Immediately after the important Kumhobocht, the last corner of Circuit Zandvoort follows reasonably quickly: the Arie Luyendykbocht. The bend has undergone a major metamorphosis and has been transformed into an impressive banked corner with an 18-degree banking, including a SAFER barrier.
▲ The Arie Luyendyk curve has practically always been one of the fastest turns at Circuit Zandvoort. The corner was built in 1948 in an area between a large pond and an area of potato fields called “Pulleveld”. The corner got the name “Bos Uit” because the drivers drove out of a small forest when approaching the last corner. At the end of the 60’s this fast section was equipped with guardrails at only a few locations, but otherwise the track was largely fenced off by wooden poles with mesh.
▼ Provided the drivers had the courage to properly steer into the turn, they were able to reach very high speeds at the form “Bos Uit” section and then take that high speed up the main straight.
▲ At the end of the 80’s the circuit of Zandvoort was firmly rebuilt and shortened to an Interim circuit. In the same period a holiday resort was built on the location of the former Bos Uit. Because of this, the last corner was moved to another location, but kept the name Bos Uit. The straight of Circuit Zandvoort also became a bit shorter due to this change. The observant viewer can see in the aerial photo of 2018 something of the old Bos Uit as it was used until 1989. In the middle of the picture, two white trucks are parked on the old asphalt from that period. In the line of those trucks one can see red and white painted kerbstones, marking the inside of the bend at that time. In 2001 the name of the bend was to change to Arie Luyendykbocht, as a tribute to the double Indy 500-winner and at that time “fastest Dutchman in the US”.
▼ In the year 2020 the Arie Luyendykbocht has changed a lot. Not only the gravel bed has disappeared, but the turn itself has been completely transformed into an impressive banked corner. The Arie Luyendykbocht makes it possible to race at a higher speed towards the finish line and Tarzanbocht, thanks to a gradient of 15-18 degrees (a maximum gradient of 32%) in the banking. It is also expected that the number of slipstream fights on the straight and overtakes at the Tarzan curve will increase. On the outside of the bend a special SAFER barrier has been placed. Thanks to the combination of a closed steel barrier construction with special foam elements, the SAFER barrier absorbs the energy released during a crash. The forces and energy a driver experiences in this process are considerably lower than in previous incidents. The closed construction also ensures that the damaged cars can slide through to a safer location at the end of the bend. SAFER barriers are also used on almost all American oval circuits. Directly next to the SAFER barrier is the new FIA safety fence.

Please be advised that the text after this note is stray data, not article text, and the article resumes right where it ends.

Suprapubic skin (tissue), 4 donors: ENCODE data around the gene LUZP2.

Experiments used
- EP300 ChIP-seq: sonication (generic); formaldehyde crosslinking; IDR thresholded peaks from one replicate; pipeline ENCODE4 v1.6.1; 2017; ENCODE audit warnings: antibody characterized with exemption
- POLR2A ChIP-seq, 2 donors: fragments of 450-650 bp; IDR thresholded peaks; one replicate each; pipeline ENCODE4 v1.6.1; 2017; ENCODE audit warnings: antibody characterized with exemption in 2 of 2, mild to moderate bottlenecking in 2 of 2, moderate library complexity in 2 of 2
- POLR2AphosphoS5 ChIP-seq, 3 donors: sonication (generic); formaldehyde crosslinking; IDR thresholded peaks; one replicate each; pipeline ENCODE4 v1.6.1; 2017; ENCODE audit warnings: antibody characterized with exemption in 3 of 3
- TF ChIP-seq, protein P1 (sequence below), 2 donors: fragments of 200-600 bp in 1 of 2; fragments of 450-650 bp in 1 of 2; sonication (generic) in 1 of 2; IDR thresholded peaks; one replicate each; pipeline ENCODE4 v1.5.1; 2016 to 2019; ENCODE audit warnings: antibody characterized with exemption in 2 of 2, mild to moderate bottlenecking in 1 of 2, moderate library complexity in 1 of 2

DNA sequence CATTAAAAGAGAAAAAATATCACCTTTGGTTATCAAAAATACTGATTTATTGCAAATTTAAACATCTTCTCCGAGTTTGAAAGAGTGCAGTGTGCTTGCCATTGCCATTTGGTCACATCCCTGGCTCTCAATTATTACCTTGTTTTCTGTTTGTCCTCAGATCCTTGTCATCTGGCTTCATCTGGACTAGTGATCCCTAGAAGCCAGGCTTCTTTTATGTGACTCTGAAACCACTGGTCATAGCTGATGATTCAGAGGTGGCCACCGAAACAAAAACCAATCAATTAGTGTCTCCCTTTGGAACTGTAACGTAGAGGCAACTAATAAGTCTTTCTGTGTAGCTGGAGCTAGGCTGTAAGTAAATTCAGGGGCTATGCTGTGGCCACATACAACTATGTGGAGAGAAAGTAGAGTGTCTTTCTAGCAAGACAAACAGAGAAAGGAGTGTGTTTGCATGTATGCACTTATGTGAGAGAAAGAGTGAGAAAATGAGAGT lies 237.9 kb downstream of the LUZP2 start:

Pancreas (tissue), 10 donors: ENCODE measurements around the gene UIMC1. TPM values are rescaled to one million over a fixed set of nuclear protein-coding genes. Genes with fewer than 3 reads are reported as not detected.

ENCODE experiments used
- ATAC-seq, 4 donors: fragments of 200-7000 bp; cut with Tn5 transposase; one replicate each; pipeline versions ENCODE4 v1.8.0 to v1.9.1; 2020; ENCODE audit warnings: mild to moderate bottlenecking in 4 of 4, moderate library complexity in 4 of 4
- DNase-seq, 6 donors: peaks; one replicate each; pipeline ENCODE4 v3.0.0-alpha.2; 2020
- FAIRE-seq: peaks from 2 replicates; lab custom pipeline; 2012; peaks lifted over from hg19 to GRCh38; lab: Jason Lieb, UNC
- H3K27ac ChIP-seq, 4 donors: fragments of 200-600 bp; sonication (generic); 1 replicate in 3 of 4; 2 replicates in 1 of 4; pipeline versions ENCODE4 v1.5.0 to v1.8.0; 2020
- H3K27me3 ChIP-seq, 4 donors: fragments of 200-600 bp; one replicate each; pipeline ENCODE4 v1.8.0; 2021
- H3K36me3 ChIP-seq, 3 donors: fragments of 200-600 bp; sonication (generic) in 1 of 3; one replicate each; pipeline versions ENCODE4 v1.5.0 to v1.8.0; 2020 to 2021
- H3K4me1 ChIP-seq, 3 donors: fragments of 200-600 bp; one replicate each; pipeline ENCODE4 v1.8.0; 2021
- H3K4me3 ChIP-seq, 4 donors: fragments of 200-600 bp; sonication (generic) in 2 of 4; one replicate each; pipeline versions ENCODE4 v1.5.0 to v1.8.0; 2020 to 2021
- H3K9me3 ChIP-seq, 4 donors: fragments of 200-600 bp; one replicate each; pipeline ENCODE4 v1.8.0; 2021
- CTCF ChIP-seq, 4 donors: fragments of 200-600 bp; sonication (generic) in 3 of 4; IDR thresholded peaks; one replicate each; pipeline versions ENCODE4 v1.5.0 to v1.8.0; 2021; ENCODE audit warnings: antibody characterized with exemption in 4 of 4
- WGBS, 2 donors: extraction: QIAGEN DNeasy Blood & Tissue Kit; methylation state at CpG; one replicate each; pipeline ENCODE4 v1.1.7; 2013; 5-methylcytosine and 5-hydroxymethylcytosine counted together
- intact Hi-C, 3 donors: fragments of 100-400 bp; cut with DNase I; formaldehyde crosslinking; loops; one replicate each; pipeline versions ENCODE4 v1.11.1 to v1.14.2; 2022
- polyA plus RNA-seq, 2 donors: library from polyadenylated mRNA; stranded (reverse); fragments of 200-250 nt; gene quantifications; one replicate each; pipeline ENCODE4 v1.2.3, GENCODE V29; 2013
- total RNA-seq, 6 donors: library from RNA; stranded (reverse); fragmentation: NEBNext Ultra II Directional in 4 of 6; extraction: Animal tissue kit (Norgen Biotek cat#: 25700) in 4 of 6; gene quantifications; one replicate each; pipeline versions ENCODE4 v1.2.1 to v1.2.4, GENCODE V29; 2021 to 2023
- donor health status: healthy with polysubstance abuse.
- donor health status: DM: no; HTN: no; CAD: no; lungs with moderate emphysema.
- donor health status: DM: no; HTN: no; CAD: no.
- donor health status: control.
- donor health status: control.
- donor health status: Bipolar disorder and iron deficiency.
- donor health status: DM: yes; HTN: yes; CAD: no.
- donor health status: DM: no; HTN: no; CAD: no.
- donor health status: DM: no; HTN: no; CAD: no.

▲ The new Arie Luyendykbocht from a different perspective. At the bottom of the picture you can also see the new pedestrian tunnel. This connects Parking C and the outer ring road with the south side of Paddock 2. At the top left is the new Champions Lounge, while the special FlyingDutch asphalt, developed by circuit designers Dromo and VolkerWessels, moves towards the straight like a nice grey line.